Rachel Carden is a Senior Software Engineer for The Walt Disney Company with over ten years experience in back and front-end web development and digital design.
Before Disney, she founded WPCampus: Where WordPress Meets Higher Education and spent over nine years working in higher education. Rachel enjoys building an accessible, open web using numerous, and ever changing, languages, frameworks, and APIs.
What should we know about you that you haven’t included in your brief, third-person, professional biography?
Earlier this year, I moved across the country from Alabama to California to work for The Walt Disney Company. Exploring Los Angeles and California has been a blast. There’s so much to see and do! I’m so grateful that I had friends in California who have been making sure I never want for a new adventure. And you know how we met? WordPress, of course. 🙂
Which Disney movie is objectively the greatest and why?
Objectively, The Lion King. You just can’t beat that combination of storytelling and music. Unobjectively, I could watch the animated Robin Hood every day for the rest of my life.
What initially sparked your interest in web accessibility?
My passion for web accessibility sparked when I worked in higher education. Higher education institutions, at least those who receive federal funding, are required by law (Section 508) to meet a certain standard of technology accessibility. When you work in higher ed, accessibility is required by law to be a part of your daily workflow.
And while the legal nature of accessibility plays a big role, the human element should be what drives us as web professionals to ensure our information is accessible. Data shows 1 in 5 people have a disability. If your site is inaccessible, you could be excluding 20%
of your potential users,
etc. You could be restricting your information from 20% of the world. That’s a huge number.
If you place importance on web accessibility, you’re saying that you want your information, products, and services to be available to everyone. And not just those who can see, or who can hear, or can control a keyboard and mouse.
People matter. And once you realize the impact good accessibility can have on making your information available to everyone, you can’t help but become passionate about its growth.
Could you tell us a little about WPCampus, it’s origin, and how the first conference went?
WPCampus is a community and conference for web professionals, educators and people dedicated to the confluence of WordPress in higher education. Its mission is to advance higher education by providing a support structure and wealth of knowledge for anyone who uses, or is interested in using, WordPress in the world of higher education.
WPCampus was founded in August 2015. The idea came to me from a tweet but it was no surprise that it caught on and grew so quickly. Before WPCampus, there was no organized collaboration or discussion for those using WordPress in the world of education. We knew we were on to something special.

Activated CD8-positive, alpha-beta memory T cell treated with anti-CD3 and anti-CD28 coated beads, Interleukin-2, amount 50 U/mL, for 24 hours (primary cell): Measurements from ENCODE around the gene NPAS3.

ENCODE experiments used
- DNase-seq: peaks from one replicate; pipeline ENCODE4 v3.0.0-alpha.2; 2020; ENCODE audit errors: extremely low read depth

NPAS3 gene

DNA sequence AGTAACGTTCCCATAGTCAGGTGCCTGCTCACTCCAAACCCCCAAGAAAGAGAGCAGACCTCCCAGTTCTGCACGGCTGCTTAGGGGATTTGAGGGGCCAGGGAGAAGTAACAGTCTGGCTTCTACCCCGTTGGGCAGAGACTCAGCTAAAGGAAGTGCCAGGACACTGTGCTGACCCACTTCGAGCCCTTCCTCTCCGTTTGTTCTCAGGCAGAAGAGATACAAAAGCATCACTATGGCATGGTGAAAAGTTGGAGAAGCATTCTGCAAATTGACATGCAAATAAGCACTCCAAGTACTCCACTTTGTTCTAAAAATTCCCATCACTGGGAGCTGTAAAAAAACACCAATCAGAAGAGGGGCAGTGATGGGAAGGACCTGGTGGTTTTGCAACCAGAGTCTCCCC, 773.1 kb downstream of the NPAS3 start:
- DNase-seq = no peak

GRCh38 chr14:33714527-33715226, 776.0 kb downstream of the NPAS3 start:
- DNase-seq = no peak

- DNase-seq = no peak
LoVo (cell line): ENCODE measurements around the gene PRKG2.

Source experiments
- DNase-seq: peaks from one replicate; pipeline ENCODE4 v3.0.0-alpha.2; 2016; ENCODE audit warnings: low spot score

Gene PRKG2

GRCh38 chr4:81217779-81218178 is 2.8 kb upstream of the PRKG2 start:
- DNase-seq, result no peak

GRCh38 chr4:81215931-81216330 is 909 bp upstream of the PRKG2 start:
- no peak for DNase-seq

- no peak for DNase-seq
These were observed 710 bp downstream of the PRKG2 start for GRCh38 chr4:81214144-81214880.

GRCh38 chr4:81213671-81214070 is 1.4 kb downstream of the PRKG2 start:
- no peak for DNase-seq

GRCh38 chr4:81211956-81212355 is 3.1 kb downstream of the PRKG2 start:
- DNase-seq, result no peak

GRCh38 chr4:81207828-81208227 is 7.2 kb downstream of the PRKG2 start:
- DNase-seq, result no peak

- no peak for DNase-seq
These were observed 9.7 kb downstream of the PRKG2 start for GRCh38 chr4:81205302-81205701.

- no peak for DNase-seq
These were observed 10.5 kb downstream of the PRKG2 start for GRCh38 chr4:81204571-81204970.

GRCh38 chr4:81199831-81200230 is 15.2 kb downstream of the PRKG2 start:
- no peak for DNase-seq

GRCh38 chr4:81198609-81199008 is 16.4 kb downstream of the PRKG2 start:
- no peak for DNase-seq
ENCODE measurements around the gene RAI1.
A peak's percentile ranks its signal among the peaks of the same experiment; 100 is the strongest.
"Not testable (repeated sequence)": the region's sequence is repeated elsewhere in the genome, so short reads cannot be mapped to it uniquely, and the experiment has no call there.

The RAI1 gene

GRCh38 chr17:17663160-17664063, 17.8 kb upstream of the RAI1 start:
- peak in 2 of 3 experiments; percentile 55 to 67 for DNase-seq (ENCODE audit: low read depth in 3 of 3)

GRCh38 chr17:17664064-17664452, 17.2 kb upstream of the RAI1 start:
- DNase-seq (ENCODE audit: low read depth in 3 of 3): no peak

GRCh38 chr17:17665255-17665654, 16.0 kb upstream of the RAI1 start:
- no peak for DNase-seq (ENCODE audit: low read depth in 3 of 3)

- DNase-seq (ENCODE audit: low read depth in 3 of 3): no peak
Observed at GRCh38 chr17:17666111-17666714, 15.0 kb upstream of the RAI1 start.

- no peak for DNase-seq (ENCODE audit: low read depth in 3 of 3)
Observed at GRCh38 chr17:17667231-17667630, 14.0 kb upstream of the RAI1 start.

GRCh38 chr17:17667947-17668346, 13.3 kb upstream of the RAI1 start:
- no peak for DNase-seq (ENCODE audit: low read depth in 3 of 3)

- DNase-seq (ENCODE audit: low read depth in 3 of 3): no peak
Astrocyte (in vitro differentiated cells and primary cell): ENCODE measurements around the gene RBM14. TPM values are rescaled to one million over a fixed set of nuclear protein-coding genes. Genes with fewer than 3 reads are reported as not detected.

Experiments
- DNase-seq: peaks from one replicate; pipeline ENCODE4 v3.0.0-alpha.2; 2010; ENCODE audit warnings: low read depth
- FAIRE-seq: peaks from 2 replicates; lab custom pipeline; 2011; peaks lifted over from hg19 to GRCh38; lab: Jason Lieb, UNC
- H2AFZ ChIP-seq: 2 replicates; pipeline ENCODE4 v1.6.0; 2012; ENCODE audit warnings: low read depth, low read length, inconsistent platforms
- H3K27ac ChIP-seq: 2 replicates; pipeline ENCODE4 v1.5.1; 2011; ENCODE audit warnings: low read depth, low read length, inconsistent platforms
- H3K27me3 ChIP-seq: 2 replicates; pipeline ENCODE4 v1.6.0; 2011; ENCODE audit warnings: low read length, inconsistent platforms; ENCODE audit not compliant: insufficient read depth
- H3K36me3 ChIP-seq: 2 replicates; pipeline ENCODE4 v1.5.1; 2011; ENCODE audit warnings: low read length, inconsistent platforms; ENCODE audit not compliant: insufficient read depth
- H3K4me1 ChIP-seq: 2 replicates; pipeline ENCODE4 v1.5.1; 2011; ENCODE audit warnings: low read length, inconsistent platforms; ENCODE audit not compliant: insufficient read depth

The WPCampus community, and its events, are open to faculty, staff, students, and even those outside full time education. We have lots of individuals from the WordPress community at large who want to be involved and help out in whatever way possible. What’s more, our member base includes folks from all over the world. It’s been amazing to see how passionate our members are about what we’re doing and what we can achieve.
We organized our first conference this year, which took place July 15-16, 2016 at The University of South Florida Sarasota-Manatee in Sarasota, Florida. The event was amazing and we consider it a huge success. We had over 150 attendees, from 60+ educational institutions in the U.S. and Canada, join us for a knowledge-filled two-day event. Videos from most of our 38 sessions can be found on the event website at https://2016.wpcampus.org/.
If you work at a university, and would like to bring the awesome of WordPress in higher ed to your campus, WPCampus is accepting applications to host our conference for 2017. The application will close Friday, October 28, 2016. You can learn more at https://wpcampus.org/apply-to-host/.
If you would like to get involved with the WPCampus community, you can do so at https://wpcampus.org/get-involved/.
What’s an easy step WordPresser’s can take today to start making their sites more accessible?
The best way to get started with accessibility is to evaluate your website. There are a multitude of tools that will scan your website and, what’s more, will explain how to address any issues that are found. This is an easy, first step that will give you a good overview of how to take care of existing issues and will educate you on how to build sites going forward.
If you download my recent WordPress plugin, Wa11y, you will have access to two of my recommended tools: tota11y and WAVE. I also recommend HTML_CodeSniffer, which comes with a handy dandy bookmarklet for quick in browser testing. Most of these tools can be used without loading software to a website. This can really come in handy if you’re considering purchasing a WordPress theme or plugin and would like to evaluate their demos beforehand.
If you’d like to learn more about accessibility, and the available tools and resources, join me at WordCamp LA on Sunday at 1:30. We can work together to make the Internet more accessible, one website at a time.
Head over to the Dunbar at 1:30pm on Sunday September 11 at WordCamp Los Angeles 2016 to catch Rachel’s presentation, Tools and Techniques for Evaluating Accessibility.